The Land Stewardship Internship provides experience in practical, on-the-ground land management based on Aldo Leopold’s Land Ethic philosophy. The internship is designed to train entry-level natural resources professionals to become proficient in land management tasks and to develop an awareness and understanding of Land, the many interrelationships between natural resources and their management, and the challenges of managing for Land health as a whole and not for individual resources. The Aldo Leopold Foundation property serves as an outdoor classroom, where Stewardship Interns are actively involved in all aspects of management.
The nine-month commitment is more than just an internship—it is an opportunity to immerse yourself in a landscape influenced by Leopold, surround yourself with dedicated conservation professionals, and partake in experiences that will enhance your own Land Ethic. Our objective is to prepare interns for the next step in their career, whether it be a graduate program or full-time employment at a public or private entity.
The internship spans nine months, starting in February and ending in November. As the seasons change from winter to spring, summer to fall, and back again, the Stewardship Crew works in stride with the changing seasons and phenology. The internship teaches both discrete skills (chainsaw skills, chemical application, tractor use, brush saws, GIS mapping, GPS, etc.) and problem solving skills that provide land stewards with a comprehensive toolbox that they can use to carry out invasive species management, timber stand improvement, prescribed burning, and many other projects required to care for a piece of land at any time of year. While the Stewardship Crew spends over three quarters of its time working in the field, when you are inside you will work in the Aldo Leopold Legacy Center—a sustainably built, Platinum LEED certified, zero carbon emission building.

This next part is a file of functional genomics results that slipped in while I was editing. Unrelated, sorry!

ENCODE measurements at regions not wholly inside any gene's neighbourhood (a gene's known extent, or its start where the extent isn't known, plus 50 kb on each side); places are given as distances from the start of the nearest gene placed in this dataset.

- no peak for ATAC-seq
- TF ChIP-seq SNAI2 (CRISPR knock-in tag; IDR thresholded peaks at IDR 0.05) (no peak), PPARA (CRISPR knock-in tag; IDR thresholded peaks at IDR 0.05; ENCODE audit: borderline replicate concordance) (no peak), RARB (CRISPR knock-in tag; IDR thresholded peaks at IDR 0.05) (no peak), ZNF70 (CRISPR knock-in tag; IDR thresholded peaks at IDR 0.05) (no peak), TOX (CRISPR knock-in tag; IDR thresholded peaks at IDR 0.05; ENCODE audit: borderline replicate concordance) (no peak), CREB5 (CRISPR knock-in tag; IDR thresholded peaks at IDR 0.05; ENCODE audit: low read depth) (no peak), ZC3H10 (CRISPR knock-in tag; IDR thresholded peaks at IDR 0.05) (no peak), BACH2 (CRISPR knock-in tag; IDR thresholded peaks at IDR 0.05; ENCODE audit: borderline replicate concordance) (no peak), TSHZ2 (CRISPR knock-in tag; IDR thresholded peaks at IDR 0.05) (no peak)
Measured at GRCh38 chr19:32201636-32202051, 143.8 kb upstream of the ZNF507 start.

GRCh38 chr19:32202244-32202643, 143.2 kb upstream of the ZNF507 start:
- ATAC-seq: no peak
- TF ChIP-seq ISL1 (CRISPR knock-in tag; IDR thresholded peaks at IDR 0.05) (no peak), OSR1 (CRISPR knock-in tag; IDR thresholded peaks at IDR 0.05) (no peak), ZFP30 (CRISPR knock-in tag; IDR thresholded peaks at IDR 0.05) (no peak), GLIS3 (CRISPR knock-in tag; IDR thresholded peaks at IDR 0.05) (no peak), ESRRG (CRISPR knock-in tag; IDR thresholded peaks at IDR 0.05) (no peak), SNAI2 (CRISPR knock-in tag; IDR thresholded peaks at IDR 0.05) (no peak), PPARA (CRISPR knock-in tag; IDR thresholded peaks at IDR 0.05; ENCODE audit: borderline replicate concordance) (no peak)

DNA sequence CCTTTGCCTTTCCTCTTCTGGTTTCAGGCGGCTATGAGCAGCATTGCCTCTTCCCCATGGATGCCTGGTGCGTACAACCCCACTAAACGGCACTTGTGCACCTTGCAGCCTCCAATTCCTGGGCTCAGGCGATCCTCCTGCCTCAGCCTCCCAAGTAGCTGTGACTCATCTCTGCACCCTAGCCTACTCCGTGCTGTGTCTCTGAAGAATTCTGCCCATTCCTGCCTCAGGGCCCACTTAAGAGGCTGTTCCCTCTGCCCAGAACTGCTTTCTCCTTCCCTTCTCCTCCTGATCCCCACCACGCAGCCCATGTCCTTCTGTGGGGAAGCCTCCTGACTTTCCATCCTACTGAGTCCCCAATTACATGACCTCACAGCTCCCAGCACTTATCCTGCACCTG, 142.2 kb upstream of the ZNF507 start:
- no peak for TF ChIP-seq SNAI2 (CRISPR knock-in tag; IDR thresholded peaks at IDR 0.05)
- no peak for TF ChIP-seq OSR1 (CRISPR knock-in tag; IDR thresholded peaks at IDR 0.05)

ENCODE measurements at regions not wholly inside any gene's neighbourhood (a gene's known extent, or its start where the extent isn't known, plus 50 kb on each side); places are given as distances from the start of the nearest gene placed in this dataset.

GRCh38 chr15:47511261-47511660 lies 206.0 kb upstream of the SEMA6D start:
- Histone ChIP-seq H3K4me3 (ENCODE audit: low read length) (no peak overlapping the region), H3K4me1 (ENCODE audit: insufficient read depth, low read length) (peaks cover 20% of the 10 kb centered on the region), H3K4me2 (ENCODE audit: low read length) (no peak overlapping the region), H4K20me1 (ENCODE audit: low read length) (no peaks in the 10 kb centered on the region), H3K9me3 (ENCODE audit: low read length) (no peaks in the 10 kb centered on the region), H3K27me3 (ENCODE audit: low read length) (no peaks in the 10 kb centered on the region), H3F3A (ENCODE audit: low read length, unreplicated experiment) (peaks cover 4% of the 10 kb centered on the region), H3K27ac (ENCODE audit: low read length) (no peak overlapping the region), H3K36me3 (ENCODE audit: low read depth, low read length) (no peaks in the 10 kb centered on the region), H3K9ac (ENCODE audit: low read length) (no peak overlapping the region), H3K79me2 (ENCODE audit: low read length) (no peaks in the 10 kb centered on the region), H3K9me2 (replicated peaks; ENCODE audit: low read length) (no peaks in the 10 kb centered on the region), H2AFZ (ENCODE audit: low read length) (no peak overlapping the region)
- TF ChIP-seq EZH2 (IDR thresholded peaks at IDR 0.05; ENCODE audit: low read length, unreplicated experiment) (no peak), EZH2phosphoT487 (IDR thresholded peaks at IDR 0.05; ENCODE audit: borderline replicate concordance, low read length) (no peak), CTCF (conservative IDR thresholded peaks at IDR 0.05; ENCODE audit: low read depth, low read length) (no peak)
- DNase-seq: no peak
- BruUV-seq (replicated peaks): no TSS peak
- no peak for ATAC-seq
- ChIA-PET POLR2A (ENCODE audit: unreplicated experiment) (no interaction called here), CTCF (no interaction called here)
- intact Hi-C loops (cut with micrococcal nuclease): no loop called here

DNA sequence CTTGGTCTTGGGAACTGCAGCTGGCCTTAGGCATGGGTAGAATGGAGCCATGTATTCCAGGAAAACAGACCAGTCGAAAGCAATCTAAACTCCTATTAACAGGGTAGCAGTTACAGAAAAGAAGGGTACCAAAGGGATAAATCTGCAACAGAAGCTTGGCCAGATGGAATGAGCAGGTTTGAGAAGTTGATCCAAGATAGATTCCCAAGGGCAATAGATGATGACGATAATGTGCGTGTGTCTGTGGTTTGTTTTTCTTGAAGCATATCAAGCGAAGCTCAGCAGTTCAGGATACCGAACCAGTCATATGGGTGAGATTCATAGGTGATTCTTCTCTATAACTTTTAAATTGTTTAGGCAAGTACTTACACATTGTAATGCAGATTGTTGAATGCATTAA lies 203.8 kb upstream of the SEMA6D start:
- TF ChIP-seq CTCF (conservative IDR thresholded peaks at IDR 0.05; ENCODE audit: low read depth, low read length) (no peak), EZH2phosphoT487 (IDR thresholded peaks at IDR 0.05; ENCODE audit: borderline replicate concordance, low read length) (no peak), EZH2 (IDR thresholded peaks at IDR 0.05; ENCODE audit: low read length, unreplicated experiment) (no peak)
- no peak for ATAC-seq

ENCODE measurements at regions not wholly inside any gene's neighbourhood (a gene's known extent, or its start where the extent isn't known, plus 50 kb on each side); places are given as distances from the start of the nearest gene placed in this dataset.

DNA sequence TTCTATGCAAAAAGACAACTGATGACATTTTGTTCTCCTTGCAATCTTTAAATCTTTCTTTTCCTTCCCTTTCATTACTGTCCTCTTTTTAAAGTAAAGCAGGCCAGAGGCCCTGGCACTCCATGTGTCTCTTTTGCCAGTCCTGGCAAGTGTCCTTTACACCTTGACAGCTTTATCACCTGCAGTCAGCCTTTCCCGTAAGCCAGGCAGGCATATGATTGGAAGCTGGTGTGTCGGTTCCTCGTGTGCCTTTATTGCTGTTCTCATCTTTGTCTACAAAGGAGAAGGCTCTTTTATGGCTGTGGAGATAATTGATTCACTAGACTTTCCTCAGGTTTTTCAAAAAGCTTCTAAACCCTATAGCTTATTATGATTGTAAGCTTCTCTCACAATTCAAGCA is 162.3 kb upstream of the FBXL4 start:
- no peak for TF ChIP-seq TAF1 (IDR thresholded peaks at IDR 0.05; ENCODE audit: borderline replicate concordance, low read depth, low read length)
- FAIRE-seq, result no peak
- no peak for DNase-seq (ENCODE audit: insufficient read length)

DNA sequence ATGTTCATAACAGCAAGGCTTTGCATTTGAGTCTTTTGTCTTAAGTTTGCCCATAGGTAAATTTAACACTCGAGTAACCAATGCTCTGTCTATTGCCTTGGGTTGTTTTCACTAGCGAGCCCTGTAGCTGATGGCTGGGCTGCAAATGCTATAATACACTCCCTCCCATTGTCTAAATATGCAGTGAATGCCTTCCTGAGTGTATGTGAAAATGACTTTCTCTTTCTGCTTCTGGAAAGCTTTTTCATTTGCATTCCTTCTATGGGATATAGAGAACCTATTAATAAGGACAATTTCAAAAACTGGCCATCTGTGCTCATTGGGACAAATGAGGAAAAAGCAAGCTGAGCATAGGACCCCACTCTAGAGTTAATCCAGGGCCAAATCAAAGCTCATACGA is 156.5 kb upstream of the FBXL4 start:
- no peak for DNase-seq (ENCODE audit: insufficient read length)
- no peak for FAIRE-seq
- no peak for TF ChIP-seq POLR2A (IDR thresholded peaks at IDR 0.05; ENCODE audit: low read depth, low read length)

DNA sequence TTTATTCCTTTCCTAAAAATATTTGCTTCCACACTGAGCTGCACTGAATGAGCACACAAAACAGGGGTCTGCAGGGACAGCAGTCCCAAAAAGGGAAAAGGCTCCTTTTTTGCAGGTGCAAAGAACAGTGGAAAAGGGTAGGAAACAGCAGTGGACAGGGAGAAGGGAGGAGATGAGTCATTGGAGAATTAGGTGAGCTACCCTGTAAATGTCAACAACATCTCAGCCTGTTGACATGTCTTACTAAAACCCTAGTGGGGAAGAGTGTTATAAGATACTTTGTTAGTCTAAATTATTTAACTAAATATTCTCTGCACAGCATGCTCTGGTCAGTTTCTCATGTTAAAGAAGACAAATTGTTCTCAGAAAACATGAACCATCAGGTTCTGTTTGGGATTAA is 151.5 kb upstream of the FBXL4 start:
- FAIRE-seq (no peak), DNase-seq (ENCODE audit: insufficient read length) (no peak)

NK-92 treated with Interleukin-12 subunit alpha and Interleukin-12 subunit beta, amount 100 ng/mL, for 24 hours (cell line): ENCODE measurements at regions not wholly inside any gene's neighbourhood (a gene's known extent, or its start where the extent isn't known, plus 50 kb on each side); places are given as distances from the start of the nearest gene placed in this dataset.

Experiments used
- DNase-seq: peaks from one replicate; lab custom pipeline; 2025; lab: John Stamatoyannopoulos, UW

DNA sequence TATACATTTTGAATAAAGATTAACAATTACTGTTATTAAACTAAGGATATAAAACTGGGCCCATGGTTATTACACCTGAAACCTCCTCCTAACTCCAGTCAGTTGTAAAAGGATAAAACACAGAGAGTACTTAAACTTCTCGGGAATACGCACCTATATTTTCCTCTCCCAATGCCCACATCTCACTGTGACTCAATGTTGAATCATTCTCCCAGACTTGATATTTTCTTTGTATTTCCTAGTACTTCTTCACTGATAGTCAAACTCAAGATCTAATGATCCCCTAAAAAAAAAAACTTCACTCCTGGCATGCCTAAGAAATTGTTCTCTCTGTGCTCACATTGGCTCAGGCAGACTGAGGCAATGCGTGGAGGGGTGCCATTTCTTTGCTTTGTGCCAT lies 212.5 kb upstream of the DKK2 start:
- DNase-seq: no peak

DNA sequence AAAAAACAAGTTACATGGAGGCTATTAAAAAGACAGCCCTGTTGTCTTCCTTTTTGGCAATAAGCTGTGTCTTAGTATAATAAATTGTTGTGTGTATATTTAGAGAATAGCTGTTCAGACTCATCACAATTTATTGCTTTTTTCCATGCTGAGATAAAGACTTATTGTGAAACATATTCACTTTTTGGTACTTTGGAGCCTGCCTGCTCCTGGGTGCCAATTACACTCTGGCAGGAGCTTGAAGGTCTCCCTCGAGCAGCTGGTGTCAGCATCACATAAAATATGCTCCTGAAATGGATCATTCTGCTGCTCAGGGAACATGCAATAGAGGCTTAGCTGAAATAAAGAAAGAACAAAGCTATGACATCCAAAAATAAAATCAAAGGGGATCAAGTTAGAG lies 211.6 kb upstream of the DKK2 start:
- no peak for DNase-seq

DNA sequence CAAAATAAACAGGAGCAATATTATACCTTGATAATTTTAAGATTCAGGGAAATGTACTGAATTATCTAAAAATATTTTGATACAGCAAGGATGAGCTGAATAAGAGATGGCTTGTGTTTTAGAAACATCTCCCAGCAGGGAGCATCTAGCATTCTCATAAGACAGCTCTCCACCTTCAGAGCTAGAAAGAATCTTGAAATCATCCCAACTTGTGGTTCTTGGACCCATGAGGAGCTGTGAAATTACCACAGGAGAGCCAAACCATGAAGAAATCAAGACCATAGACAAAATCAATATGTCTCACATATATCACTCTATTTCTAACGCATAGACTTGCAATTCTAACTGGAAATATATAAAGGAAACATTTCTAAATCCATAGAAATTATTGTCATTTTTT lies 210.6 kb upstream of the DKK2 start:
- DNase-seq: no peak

Interns will also be involved in projects that may change from year to year with the Foundation’s overall initiatives and collaborations with partners. Beyond the core yearly experiences of invasives control, prescribed burning, and report writing, interns can expect opportunities to explore, participate, and attend a wide variety of events, workshops, talks, and meetings that will expand their professional networks, knowledge base, and understanding of non-profit operations.
Interns will be expected to work on tasks assigned by their supervisor 40 hours per week. Initially, interns should expect to work closely with their supervisor or crew leader in a team environment. As you gain experience, you will be granted more independence and opportunities for leadership roles.
Buckthorn Removal: This task requires the use chainsaws and chemical herbicide. Interns are quickly brought up to speed with these useful field tools by taking chainsaw safety classes (offered through the Aldo Leopold Foundation’s Woodland School) and obtaining a Wisconsin State Herbicide Applicator license.
Spring: Prescribed Burning: Before spring green up, the crew conducts prescribed burns on both Aldo Leopold Foundation property and private landowner properties. Because weather dictates burning opportunities, the Stewardship Crew is “on-call” for the month of April. We work long days when the weather cooperates and take days off when the weather is not favorable for burning. This is an exhilarating and physically demanding stewardship task. Garlic Mustard: Two full months of internship are devoted to garlic mustard control. The Stewardship Crew transects 300 acres of the Leopold Memorial Reserve (not once, but twice) to spray and collect data on ALF’s garlic mustard populations (link to garlic mustard report). While the crew is very focused on the task at hand, we have fun watching the spring flora and fauna emerge—including fawns, turkeys, snakes, and spring ephemerals.
Summer: Japanese Hedge Parsley/Other Invasives: The Stewardship Crew monitors the Leopold Memorial Reserve for Japanese hedge-parsley, a more recent invader of Wisconsin. In addition to using chemical treatment, we also hand-pull this aggressive weed. Miscellaneous Projects: Seed collection, prairie restoration efforts, mowing trails, carpentry projects, plant sampling, research projects, vegetation monitoring, and landowner visits cover the schedule of remaining hot summer days.